As the Covid-19 coronavirus spread across the globe in early 2020, Europe’s tech ecosystem was flying high — then came the shutdowns, and concerns startups globally were facing a “black swan” event.
Instead, as an annual “State of European Tech” report from venture firm Atomico, event host Slush and law firm Orrick found, investment in European startups reached record highs in 2020 (though barely). And with a U.K. grandmother the first to receive a vaccine earlier in December, some investors and entrepreneurs are looking to the future even as they brace for short-term challenges.
Forbes spoke to the two newcomer investors to break through onto the Midas List Europe in 2020 — as well as several other notable repeat listmakers — to hear how their portfolios weathered a turbulent year, and what they expect in 2021 and beyond.
“An exciting moment”
Johan Brenner remembers the Dotcom Bubble’s crash all too well — the entrepreneur had just sold his startup to E-Trade in the 1999 peak, only to launch his investor career in mid-2000 as the ecosystem came crashing down. “It was a nuclear event for the European tech ecosystem, worse than in the U.S. Everybody got burned. There was very little money going around.”
Today at Creandum, the Midas Europe debutant at No. 23 says the region’s startups were better equipped to weather lean months due to a few factors: the cost of operating a business, the breadth of cities churning out promising tech companies, and the better depth of talent. The Stockholm resident notes that years ago, Nordic startups like Skype and Spotify were the talk of the industry; now, they’re a proving ground.
“In the startups we look at across Europe, somewhere on the team there’s a Spotify developer or something,” Brenner says. “I think on the talent side, you can satisfy yourself with what’s in Europe.”
Pitching over Zoom in the pandemic, meanwhile, has made it easier than ever for U.S. funds to explore Europe’s startup offerings. But Brenner says in practice, that accessibility goes two ways. “It’s an exciting moment, because you have global access to any startup and founder team,” argues Brenner. “That can also be reversed. We look at companies ‘across the pond’ as well, to try to find out that when we are looking at a company in Europe, we’re backing the best company in the world.”
The Covid consumer
At Sequoia, Midas List No. 12 Luciana Lixandru says she and her new firm, which she joined from Accel earlier in 2020, are banking that soon enough, Europe’s entrepreneurs will want “boots on the ground” again to provide in-person advice, support and networks of qualified candidates to hire. That also includes their expansion to other regions like the U.S. and Asia, where Sequoia hopes its local funds can prove an advantage for European founders looking to establish sales presences.
What Lixandru sees as having changed permanently during 2020 for Europe’s tech scene: the return of the consumer startup. Historically, Europe’s most valuable tech companies have often come from fintech, where Adyen went public and Klarna holds a $10 billion valuation, or enterprise. With Covid-19 pushing more shoppers online and more consumer behavior onto phones, Lixandru says she’s seeing “a lot more” consumer startups than in years before.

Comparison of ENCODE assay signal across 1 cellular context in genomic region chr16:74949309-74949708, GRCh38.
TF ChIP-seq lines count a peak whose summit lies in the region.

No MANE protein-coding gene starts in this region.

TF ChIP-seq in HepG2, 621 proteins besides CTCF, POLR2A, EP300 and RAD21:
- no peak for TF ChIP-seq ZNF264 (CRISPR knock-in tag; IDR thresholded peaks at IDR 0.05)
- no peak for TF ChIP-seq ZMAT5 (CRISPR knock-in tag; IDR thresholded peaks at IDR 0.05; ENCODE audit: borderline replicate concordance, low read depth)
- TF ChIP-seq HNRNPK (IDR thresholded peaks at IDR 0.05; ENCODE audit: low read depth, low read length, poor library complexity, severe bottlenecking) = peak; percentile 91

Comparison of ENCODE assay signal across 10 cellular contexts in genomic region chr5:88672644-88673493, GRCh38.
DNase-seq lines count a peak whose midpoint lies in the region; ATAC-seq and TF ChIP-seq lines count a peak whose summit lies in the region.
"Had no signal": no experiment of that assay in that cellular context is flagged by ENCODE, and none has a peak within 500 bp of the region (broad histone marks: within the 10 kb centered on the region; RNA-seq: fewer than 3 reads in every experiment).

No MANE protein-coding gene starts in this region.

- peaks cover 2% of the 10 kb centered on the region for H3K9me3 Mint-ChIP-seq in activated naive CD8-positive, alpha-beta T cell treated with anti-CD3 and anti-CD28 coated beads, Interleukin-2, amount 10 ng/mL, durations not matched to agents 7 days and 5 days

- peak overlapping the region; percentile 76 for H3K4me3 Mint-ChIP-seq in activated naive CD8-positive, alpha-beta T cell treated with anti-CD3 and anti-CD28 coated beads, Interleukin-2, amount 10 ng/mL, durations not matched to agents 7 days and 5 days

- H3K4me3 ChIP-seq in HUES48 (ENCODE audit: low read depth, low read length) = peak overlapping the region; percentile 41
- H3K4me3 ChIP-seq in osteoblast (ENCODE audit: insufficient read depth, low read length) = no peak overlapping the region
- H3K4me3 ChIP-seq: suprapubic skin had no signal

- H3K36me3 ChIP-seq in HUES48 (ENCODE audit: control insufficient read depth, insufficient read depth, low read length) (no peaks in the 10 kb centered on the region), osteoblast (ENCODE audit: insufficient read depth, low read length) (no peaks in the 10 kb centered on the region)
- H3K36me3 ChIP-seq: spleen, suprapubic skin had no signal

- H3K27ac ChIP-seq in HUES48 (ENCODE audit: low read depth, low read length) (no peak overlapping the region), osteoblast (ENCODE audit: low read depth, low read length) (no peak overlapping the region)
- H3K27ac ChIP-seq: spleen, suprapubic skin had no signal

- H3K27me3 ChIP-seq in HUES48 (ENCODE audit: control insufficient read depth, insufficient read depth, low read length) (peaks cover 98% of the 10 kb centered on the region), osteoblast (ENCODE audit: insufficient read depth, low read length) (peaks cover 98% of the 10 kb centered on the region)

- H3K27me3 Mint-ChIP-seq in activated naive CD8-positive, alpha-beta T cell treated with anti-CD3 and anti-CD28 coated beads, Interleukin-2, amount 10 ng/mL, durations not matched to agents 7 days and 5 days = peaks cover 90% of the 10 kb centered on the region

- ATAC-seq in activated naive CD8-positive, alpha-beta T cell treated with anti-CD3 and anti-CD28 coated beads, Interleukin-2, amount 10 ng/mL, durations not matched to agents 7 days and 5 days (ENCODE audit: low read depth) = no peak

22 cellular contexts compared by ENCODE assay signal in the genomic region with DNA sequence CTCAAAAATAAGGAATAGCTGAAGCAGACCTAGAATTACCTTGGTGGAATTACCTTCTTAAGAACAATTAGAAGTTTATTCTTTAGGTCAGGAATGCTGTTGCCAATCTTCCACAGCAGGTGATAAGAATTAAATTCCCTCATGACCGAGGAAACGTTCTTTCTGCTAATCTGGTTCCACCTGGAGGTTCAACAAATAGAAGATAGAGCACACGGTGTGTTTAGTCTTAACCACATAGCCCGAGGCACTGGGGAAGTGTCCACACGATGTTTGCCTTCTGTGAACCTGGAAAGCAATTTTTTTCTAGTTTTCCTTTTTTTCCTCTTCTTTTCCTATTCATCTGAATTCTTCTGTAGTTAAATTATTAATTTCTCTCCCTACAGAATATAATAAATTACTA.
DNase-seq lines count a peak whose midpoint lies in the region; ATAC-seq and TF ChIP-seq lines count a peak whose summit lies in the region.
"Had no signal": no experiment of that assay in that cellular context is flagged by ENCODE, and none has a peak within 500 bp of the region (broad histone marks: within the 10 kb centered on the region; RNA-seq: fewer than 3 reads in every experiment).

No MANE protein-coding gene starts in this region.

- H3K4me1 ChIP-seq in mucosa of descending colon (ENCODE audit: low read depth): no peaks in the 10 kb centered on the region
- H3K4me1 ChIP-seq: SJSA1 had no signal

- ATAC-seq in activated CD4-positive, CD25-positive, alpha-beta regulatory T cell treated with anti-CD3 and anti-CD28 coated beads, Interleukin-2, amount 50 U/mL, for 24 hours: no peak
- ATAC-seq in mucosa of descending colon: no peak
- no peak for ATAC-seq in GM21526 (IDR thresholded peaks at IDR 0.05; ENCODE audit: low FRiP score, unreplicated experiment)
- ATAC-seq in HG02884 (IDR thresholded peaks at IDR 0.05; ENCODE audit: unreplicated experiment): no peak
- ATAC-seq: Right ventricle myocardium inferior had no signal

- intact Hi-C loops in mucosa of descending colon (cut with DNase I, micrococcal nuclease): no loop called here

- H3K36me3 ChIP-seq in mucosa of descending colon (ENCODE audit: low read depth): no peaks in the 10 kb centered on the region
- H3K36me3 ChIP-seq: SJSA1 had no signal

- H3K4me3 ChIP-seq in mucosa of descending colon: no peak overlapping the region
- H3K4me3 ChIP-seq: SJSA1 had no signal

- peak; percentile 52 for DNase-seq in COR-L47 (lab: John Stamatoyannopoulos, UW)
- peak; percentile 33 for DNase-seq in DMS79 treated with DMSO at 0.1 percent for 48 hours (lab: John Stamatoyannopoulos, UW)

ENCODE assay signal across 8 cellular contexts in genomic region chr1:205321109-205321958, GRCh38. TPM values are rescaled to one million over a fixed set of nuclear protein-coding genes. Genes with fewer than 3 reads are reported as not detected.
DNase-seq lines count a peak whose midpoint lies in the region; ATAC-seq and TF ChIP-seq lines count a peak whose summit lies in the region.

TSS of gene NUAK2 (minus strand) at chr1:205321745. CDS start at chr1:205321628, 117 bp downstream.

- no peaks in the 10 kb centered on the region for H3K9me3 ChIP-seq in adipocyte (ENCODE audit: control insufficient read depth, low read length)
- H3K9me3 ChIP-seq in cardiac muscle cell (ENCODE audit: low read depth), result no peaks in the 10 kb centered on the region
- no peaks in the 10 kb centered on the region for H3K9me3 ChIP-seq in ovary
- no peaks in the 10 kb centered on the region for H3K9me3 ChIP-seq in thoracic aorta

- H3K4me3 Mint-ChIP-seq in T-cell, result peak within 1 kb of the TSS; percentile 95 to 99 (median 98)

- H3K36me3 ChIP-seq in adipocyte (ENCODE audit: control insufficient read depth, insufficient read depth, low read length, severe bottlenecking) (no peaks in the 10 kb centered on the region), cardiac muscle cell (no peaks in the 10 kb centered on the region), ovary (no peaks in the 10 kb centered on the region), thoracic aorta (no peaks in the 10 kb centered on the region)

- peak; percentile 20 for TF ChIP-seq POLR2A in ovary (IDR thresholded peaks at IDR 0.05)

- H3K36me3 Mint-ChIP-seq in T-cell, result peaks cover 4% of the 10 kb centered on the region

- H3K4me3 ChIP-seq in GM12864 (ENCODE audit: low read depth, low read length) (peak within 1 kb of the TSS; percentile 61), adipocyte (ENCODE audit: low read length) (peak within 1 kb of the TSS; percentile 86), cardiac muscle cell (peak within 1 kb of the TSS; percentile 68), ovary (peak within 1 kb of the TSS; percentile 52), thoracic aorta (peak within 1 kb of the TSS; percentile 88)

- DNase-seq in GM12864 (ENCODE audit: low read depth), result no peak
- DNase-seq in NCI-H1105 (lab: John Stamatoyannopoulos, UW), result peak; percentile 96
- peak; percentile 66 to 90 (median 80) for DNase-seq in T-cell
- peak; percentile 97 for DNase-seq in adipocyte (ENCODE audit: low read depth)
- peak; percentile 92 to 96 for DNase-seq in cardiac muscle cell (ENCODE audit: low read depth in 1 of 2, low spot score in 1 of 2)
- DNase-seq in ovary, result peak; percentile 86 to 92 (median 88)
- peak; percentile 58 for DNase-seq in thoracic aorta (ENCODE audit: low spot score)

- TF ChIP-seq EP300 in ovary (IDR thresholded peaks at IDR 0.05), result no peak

“We’re living our lives online as consumers, so it make sense,” Lixandru says. Historically, language differences and cultural nuances between Europe’s national markets have put a ceiling on how fast or how far a consumer-facing startup could scale, she argues. That’s gotten easier as entrepreneurs learn from — or hail from — successes like Deliveroo and Spotify. “Because of Covid, consumer tech is really finding a new life in Europe,” she says.
At Angular Ventures, Midas Europe investor No. 21 Gil Dibner says he’s used to taking an outsider’s perspective. And in this case, it’s a belief that enterprise tech is still the tried-and-true bet for a European breakout — and that its playbook hasn’t changed much from life over Zoom.
The former Index Ventures investor spent four long years raising his debut fund, but has now built up a career portfolio that includes conversation analytics business Chorus.ai, work inbox provider Front, DevOps provider JFrog (which went public in September) and cybersecurity unicorn Snyk. He says Europe’s startups aren’t so different from anywhere else: they’re often known to a large group of investors flush with record amounts of cash.
“There isn’t a single geography or sector that isn’t over-saturated with capital. That cannot be a reason to pick up your ball and go home,” Dibner says. “If you think valuations are too high for your model to work, that doesn’t mean the markets are too crowded, it means you’re playing at the wrong stage.”
And while Dibner has looked at deals all over Europe, as well as in Israel, during the pandemic, the investor believes that the more things change, the more some will stay the same. That’s especially true of what Dibner considers the tried-and-true playbook for enterprise startup scaling. Companies will still need to get on a plane to meet key customers and put staff “in with their data centers,” Dibner says, meaning more offices globally and people to staff them.
“It doesn’t matter whether you’re Israeli or Icelandic. If you want to succeed in enterprise tech, you have to penetrate the U.S. market somehow,” Dibner argues. “You can start anywhere, but there are well-trodden paths to success.”
See the full Midas List Europe for 2020 here.